Synthesis of Political Speech
Cases in the Four Jurisdictions
To establish meaningful relationships in the high courts of the United States, the ECHR, the United Kingdom, and Australia, this study takes an analogical analysis of three purposefully selected cases from each regime as they reflect the current jurisprudence in each jurisdiction.1 Cases selected for the United States' jurisdiction are New York Times v Sullivan,2Gertz v Robert Welch, Inc.,3 and Dun & Bradstreet v Greenmoss.4 For the ECHR jurisprudence, Lingens v Austria,5Castells v Spain,6 and Bladet Tromso and Stensaas v Norway7 are analyzed. Derbyshire County Council v Times Newspapers Ltd.,8Reynolds v Times Newspapers Ltd.,9 and Reynolds v Times Newspapers10 are cases taken to represent the study of the United Kingdom jurisdiction. Finally, for the case studies of the Australian jurisdiction, Nationwide News Party Ltd. v Wills,11Theophanous v Herald & Weekly Times Ltd.,12 and Lange v Australian Broadcasting Corporation13 are examined.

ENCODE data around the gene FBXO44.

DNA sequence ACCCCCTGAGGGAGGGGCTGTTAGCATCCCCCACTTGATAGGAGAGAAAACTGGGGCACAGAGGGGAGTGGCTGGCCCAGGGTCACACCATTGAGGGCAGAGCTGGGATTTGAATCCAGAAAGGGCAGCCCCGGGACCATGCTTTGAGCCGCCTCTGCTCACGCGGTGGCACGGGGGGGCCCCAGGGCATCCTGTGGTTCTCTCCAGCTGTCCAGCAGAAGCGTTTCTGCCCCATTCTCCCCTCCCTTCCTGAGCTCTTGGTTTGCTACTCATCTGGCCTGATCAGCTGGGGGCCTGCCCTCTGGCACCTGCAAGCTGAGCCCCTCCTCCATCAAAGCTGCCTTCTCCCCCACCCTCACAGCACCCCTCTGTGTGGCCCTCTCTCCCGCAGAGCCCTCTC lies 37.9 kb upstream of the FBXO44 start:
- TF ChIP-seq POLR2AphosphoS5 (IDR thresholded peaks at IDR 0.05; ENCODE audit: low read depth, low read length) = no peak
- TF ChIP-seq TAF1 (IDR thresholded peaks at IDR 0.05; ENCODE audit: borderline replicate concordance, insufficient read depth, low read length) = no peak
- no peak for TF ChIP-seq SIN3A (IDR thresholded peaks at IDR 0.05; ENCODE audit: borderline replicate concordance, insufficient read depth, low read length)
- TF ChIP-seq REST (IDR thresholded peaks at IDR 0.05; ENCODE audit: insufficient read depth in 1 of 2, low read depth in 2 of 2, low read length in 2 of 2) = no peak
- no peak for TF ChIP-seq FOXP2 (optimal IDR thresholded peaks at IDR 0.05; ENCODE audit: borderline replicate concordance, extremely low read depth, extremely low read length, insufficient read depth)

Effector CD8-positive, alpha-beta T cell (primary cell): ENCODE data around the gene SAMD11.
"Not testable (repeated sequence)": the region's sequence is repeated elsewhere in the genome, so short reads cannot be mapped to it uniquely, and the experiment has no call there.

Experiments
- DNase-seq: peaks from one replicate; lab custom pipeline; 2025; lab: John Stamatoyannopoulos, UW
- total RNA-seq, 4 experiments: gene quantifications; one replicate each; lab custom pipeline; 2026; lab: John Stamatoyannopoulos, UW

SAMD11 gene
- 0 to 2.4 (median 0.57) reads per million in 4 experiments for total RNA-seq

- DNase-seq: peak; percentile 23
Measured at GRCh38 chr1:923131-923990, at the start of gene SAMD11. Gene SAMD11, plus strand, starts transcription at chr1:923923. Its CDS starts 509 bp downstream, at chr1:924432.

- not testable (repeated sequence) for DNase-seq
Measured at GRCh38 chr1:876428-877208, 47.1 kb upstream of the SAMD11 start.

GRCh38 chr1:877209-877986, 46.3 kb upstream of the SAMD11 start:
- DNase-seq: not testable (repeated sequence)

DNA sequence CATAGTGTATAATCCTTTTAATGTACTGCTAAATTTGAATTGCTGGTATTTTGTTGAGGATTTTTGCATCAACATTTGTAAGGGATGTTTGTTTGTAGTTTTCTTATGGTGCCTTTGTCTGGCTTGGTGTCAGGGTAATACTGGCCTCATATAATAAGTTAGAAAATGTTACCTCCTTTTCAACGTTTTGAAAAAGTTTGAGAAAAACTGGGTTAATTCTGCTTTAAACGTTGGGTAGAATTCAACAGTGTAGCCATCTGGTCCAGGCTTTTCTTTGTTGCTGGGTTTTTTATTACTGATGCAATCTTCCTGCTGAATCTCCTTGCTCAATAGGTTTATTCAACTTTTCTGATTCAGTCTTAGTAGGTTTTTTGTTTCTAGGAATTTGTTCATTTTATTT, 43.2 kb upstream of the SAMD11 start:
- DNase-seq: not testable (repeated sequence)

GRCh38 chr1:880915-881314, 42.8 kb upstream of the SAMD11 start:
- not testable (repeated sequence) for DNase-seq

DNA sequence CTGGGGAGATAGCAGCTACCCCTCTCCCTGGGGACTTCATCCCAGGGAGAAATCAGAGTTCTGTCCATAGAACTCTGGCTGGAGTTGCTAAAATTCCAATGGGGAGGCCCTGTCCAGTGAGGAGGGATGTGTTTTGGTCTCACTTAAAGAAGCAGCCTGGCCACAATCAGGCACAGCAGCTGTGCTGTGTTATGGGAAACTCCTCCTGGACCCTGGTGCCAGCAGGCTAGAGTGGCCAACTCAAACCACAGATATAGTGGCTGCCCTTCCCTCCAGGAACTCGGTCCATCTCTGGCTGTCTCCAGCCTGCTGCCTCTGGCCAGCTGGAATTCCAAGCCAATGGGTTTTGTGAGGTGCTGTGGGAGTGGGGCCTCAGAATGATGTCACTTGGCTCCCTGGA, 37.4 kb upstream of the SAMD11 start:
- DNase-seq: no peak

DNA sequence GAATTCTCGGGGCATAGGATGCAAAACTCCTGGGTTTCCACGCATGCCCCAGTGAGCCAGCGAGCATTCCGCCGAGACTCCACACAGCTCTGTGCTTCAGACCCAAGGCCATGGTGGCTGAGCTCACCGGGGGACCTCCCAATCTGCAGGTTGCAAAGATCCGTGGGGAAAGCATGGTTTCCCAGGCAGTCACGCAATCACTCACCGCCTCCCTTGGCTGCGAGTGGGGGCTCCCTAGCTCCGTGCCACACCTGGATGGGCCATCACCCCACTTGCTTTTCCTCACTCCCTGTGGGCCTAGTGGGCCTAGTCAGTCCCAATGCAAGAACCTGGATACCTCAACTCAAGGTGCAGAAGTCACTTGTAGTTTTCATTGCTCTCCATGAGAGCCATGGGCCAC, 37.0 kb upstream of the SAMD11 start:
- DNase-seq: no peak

The legal analysis looks for critical facts, holdings, reasoning, and any rules articulated in the decisions of the various Courts to enable identifying any common denominator and comparing the regimes. After the case-law analysis of the jurisdiction, cases examined are further subjected to a qualitative content analysis as part of the technique of multiple methods used in the present study. Categories for the qualitative content analysis are “issue,” “identity,” “interest,” “rationale” and “doctrinal approach.” These categories are developed to help organize critical facts to reflect various authorities in the different jurisdictions. So, this chapter discusses similarities and differences in critical facts of the jurisdictions.